News Article | February 24, 2017
Site: www.eurekalert.org

Massachusetts General Hospital (MGH) researchers have identified a mechanism that controls the expression of genes regulating the growth of the most aggressive form of medulloblastoma, the most common pediatric brain tumor. In their report published online in Cancer Discovery, the team also identifies potential targets for future treatments. "We set out to find the most important regulators of gene expression programs in medulloblastoma," says senior author Miguel Rivera, MD, of theMGH Department of Pathology / and the Center for Cancer Research. "To do that we used a powerful genomic technology called chromatin profiling to map all the genomic elements contributing to transcription regulation in Group 3 medulloblastoma - the most aggressive subtype. This goes beyond measuring gene expression because it tells you how genes are turned on and off." Medulloblastoma is a fast-growing tumor that arises in the developing brain and most commonly affects children under the age of 10. Four molecular variants, each with different patterns of DNA alteration and gene expression, have been identified. Subtypes WNT and SSH are the best understood; the other two - Group 3 and Group 4 - are poorly understood and account for 60 percent of tumors. Cells regulate whether specific genes are transcribed into RNA through the action of transcription factors, proteins that bind to DNA and either stimulate or suppress the expression of their target genes. Rivera's team used advanced genomic technologies to identify key DNA elements called enhancers that were active in primary Group 3 medulloblastoma samples and cell lines. The transcription factor OTX2, which plays a role in normal brain development and is known to be highly expressed in Group 3 medulloblastomas, was present at the majority of active enhancer sites in tumors, suggesting it may have a role in promoting the expression of tumor-associated genes. Subsequent experiments revealed that OTX2 can function as a "pioneer factor," opening up chromatin - which consists of DNA wound around proteins called histones - to activate enhancers and that its function is amplified by a second transcription factor called NEUROD1. The investigators then identified a set of genes the expression of which was significantly reduced when OTX2 was suppressed. Among these genes, they found that expression of the kinase NEK2 responded to OTX2 levels and that its depletion or pharmacologic inhibition strongly reduced the growth and survival of medulloblastoma cells. "Overall, our findings show that OTX2 is a critical factor in regulating gene expression programs in Group 3 medulloblastoma and possibly in the WNT and Group 4 subtypes, where it is also expressed," says Rivera, who is an assistant professor of Pathology at Harvard Medical School. "This work points to OTX2 itself and its target genes - including NEK2 - as potential therapeutic targets. Disruption of the relationship between OTX2 and NEUROD1 may also be a potential treatment strategy. We now need to get a more a detailed picture of the mechanisms OTX2 uses to activate enhancers and improve our understanding of the function of NEK2 and other target genes regulated by OTX2." Gaylor Boulay, PhD, of the MGH Center for Cancer Research is lead author of the Cancer Discovery paper. Additional co-authors are Mary Awad, Sowmya Iyer, Wannaporn Boonseng, Nikki Rossetti, Beverly Naigles, Shruthi Rengarajan, Angela Volorio, James Kim, and Martin Aryee, PhD, MGH Center for Cancer Research; Nicolo Riggi, MD, PhD, University of Lausanne, Switzerland; Tenley Archer, PhD, and Scott Pomeroy, MD, PhD, Boston Children's Hospital; and Jill Mesirov, PhD, and Pablo Tamayo, PhD, University of California, San Diego. The research team also worked in close contact with clinical colleagues at MGH - including Nancy Tarbell, MD, David Ebb, MD, Torunn Yock, MD, MCh, and Howard Weinstein, MD. The study was supported by grants from A Kids' Brain Tumor Cure Foundation/The PLGA Foundation. Massachusetts General Hospital, founded in 1811, is the original and largest teaching hospital of Harvard Medical School. The MGH Research Institute conducts the largest hospital-based research program in the nation, with an annual research budget of more than $800 million and major research centers in HIV/AIDS, cardiovascular research, cancer, computational and integrative biology, cutaneous biology, human genetics, medical imaging, neurodegenerative disorders, regenerative medicine, reproductive biology, systems biology, photomedicine and transplantation biology. The MGH topped the 2015 Nature Index list of health care organizations publishing in leading scientific journals and earned the prestigious 2015 Foster G. McGaw Prize for Excellence in Community Service. In August 2016 the MGH was once again named to the Honor Roll in the U.S. News & World Report list of "America's Best Hospitals."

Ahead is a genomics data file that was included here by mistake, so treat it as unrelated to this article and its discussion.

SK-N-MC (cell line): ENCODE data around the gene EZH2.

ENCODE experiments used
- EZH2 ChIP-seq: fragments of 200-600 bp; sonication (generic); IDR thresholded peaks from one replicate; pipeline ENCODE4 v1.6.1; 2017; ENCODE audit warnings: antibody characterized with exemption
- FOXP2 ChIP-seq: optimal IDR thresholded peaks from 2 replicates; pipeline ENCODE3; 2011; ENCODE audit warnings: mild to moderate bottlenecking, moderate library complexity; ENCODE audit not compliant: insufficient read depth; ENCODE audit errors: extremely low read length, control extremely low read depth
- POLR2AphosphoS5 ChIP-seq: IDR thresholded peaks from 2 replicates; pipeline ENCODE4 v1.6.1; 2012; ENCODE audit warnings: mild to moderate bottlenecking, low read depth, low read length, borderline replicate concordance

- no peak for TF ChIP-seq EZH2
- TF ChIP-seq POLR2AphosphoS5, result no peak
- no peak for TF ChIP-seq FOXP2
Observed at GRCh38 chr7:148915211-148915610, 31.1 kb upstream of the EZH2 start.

Though the practice of acupuncture predates current understanding of physiology by several millennia, it often provides measureable improvements in health outcomes, particularly in the area of chronic pain. Now, in a study reported in the journal Brain, a team of investigators based at the Athinoula A. Martinos Center for Biomedical Imaging at Massachusetts General Hospital (MGH) sheds new light on the question of how. "Acupuncture is a medical therapy that originated in China several thousand years ago," said Vitaly Napadow, PhD, director of the Center for Integrative Pain Neuroimaging at the Martinos Center and senior author of the Brain paper. "But despite its long history, the intervention itself - particularly when coupled with electrical stimulation - has significant similarities to many conventional therapies, such as transcutaneous electrical nerve stimulation (TENS). A large body of clinical research exploring acupuncture for chronic pain disorders has demonstrated that it may be marginally better than a placebo procedure in reducing pain ratings. But questions still remain: How exactly does acupuncture work? Is it any better at improving objective outcomes for chronic pain?" To get to the root of these questions, Napadow and colleagues performed a sham-controlled acupuncture neuroimaging study of carpal tunnel syndrome (CTS), a neuropathic pain disorder. Few chronic pain disorders have established biomarkers or measureable treatment outcomes. However, in CTS measurements taken at the wrist of the speed at which signals are transmitted along the median nerve are a well known and accepted biomarker. In addition, studies by Napadow and others have shown that the brain - particularly the primary somatosensory cortex, which receives signals related to the sense of touch - is remapped in CTS. Specifically, brain cells that usually respond to touch signals from specific fingers start to respond to signals from multiple fingers, which provides another measureable outcome. Using functional magnetic resonance imaging (fMRI) taken before and after several months of therapy in three different groups of CTS patients - one receiving electro-acupuncture at the affected hand, one receiving electro-acupuncture at the ankle opposite the affected hand, and the other receiving sham electro-acupuncture with placebo needles near the affected hand - the researchers found that both real and sham acupuncture improved patient-reported CTS symptoms. However, there were notable differences in physiologic measures. Real acupuncture at the affected hand led to measurable improvements in outcomes both at the affected wrist and in the brain, while acupuncture at the opposite ankle produced improvement at the wrist only. Brain remapping immediately after real acupuncture was linked to long-term improvement in CTS symptoms. No physiologic improvements resulted from sham acupuncture. Even after years of clinical research, controversy continues as to whether acupuncture works primarily by the placebo effect, especially given the slight differences between the efficacy of real and sham acupuncture. The findings of the Brain study help to address this question. Sham acupuncture may produce a stronger placebo effect than a pill because it sends inputs to the brain via skin receptors and is coupled with a specific ritual. But the symptom improvement produced by sham treatment for conditions like CTS also might derive from entirely different mechanisms than those elicited by real acupuncture, the mechanisms of which may more specifically target CTS pathophysiology. "Sham acupuncture may 'work' by modulating known placebo circuitry in the brain," Napadow said. "In contrast, real acupuncture may improve CTS symptoms by rewiring the primary somatosensory cortex, in addition to modulating local blood flow to the peripheral nerve in the wrist. In other words, both peripheral and central neurophysiological changes in CTS may be halted or even reversed by electro-acupuncture interventions that provide more prolonged and regulated input to the brain - something that future, longer-term neuroimaging studies should explore." Napadow and colleagues plan to follow up the Brain study with further research linking objective/physiological and subjective/psychological outcomes for acupuncture-produced pain relief. Better understanding of how acupuncture works to relieve pain ultimately will enable them and others to optimize the therapy to provide effective, non-pharmacological care for chronic pain patients. Yumi Maeda and Hyungjun Kim of the Martinos Center are co-lead authors of the Brain paper. Additional co-authors are Jieun Kim, Stephen Cina, Jessica Gerber, Pia Mezzacappa, Alexandra Libby and Ishtiaq Mawla, Martinos Center; Norman Kettner, Logan University, Chesterfield, Mo.; Cristina Malatesta, Clair McManus, Rebecca Ong-Sutherland and Leslie Morse, Spaulding Rehabilitation Hospital; Ted Kaptchuk, Beth Israel Deaconess Medical Center, and Joseph Audette, Harvard Vanguard Medical Associates. The study was supported by National Center for Complementary and Integrative Health grants R01 AT004714, R01 AT004714-02S1, P01 AT002048 and K24 AT004095; Korea Institute of Oriental Medicine grant C16210; and National Center for Research Resources grants P41 RR14075, S10 RR021110 and S10 RR023043. Massachusetts General Hospital, founded in 1811, is the original and largest teaching hospital of Harvard Medical School. The MGH Research Institute conducts the largest hospital-based research program in the nation, with an annual research budget of more than $800 million and major research centers in HIV/AIDS, cardiovascular research, cancer, computational and integrative biology, cutaneous biology, human genetics, medical imaging, neurodegenerative disorders, regenerative medicine, reproductive biology, systems biology, photomedicine and transplantation biology. The MGH topped the 2015 Nature Index list of health care organizations publishing in leading scientific journals and earned the prestigious 2015 Foster G. McGaw Prize for Excellence in Community Service. In August 2016 the MGH was once again named to the Honor Roll in the U.S. News & World Report list of "America's Best Hospitals."